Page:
I found that it managed about 40 frames per second in Doom Eternal at the native resolution of the screen in Ultra Nightmare graphics mode. This is much less smooth and realistic than the hundreds of frames per second you get from a dedicated gaming laptop like the Alienware x17 R2, but it’s still enough for a bit of casual violence. Doom Eternal also looked great on the OLED screen, with satisfyingly real-looking blood spatters alongside deep, dark shadows.
The Dell XPS 15 (9520) offers several ports and connections.
The updated XPS 15 offers several ports and connections.
Of course, a fast laptop is no use if you can’t use it on the road, but the XPS 15 (9520) had no problems there. 
I found that a fully charged battery was good for just over nine hours of video playback in the PCMark 10 battery test with the screen set to a brightness of about 200 cd/m2, a typical level for indoor use. That’s good enough to get you through a couple of movies on a cross-country flight, or for a typical day of work away from a power source.
There aren’t any revolutionary changes in the XPS 15 (9520). It’s a little faster and has a bit longer battery life than last year’s model. And that’s certainly no complaint: more processing power and battery life is always a good thing, and the overall design is still an excellent combination of robustness and features. 
This is a laptop that you can carry around and use without worrying about the odd bump, and it still offers top-tier performance, connectivity and features.
The Dell XPS 15 (9520) on a table outside with a dog nearby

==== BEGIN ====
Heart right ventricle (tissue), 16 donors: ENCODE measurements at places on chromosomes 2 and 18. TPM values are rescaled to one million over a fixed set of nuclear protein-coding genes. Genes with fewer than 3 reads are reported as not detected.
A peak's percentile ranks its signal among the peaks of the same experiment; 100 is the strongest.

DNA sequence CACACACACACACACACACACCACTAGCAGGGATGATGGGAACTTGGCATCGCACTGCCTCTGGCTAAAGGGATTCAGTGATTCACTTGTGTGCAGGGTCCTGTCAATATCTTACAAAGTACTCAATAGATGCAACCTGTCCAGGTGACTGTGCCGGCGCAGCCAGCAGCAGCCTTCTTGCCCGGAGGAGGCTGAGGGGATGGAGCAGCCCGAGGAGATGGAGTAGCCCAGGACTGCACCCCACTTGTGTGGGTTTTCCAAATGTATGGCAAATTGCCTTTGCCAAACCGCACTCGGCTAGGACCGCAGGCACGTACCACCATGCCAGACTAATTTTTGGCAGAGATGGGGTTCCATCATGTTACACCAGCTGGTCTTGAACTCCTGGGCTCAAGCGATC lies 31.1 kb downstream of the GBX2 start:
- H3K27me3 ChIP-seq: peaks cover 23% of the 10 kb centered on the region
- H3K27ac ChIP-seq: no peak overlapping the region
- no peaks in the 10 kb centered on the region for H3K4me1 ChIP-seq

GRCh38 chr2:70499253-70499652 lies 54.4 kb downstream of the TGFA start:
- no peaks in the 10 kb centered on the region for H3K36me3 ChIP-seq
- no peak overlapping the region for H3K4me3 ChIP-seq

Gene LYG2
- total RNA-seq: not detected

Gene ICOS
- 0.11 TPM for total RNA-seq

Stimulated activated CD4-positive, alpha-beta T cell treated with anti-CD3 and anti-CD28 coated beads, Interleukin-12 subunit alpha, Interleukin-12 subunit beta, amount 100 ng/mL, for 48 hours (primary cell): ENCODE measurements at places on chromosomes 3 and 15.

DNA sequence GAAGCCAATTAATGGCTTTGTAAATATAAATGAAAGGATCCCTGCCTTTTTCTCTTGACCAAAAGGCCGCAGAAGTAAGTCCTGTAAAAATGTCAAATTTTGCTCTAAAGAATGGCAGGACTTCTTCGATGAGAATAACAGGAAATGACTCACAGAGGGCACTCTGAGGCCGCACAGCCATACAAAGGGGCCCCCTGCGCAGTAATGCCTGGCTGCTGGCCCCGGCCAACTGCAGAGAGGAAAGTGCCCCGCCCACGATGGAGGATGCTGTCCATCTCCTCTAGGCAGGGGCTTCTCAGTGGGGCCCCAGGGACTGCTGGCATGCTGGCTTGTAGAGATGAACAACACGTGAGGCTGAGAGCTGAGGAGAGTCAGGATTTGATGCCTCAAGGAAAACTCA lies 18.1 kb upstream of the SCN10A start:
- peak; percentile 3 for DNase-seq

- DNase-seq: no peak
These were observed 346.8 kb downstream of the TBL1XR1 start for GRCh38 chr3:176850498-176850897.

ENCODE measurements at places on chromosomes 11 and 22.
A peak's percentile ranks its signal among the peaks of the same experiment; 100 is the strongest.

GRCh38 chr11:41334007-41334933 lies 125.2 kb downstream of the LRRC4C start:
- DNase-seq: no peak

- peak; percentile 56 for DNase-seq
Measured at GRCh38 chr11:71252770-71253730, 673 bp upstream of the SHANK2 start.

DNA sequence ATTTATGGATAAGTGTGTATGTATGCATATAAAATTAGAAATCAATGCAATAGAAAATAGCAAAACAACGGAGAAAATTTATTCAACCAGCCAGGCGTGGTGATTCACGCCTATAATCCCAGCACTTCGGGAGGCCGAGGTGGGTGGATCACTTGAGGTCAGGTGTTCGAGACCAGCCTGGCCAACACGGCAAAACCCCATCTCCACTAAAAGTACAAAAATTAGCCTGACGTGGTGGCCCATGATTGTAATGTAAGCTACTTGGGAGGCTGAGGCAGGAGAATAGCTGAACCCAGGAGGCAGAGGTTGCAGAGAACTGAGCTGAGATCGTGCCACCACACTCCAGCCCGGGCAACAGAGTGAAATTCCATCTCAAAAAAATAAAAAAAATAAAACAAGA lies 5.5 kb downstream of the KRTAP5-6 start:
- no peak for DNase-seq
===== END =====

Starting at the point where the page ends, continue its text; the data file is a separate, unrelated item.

Despite this dog’s expression, the Dell XPS 15 (9520) does indeed impress.
There are a lot of laptops vying for your portable dollar, including other models from Dell. If portability is your priority, consider the Dell XPS 13, which shrinks the screen down but keeps most of the other features of the XPS 15. You lose some screen real estate, a bit of processing power and a Thunderbolt 4 port, though, so it’s a tradeoff.
If you want a 15-inch screen but also want to save money, the Asus VivoBook S15 is worth considering. It has the same screen size as the XPS 15, although with a much lower 1080p resolution. It also has a large keyboard and touchpad, plus a separate numeric keypad that makes number-crunching a bit easier. The Asus VivoBook S15 lacks the processing power of the XPS 15, though, with an older processor, less memory and less data storage.
Richard Baguley has been writing about technology since the 1990s, when he left a promising career in high finance to work on Amiga Format magazine for Future. It has been downhill for him ever since, writing for publications such as PC World, Wired and He has tested gadgets as diverse as 3D printers to washing machines. For T3, he covers laptops, smartphones, and many other topics. He lives near Boston in the USA with his wife, one dog, and an indeterminate number of cats.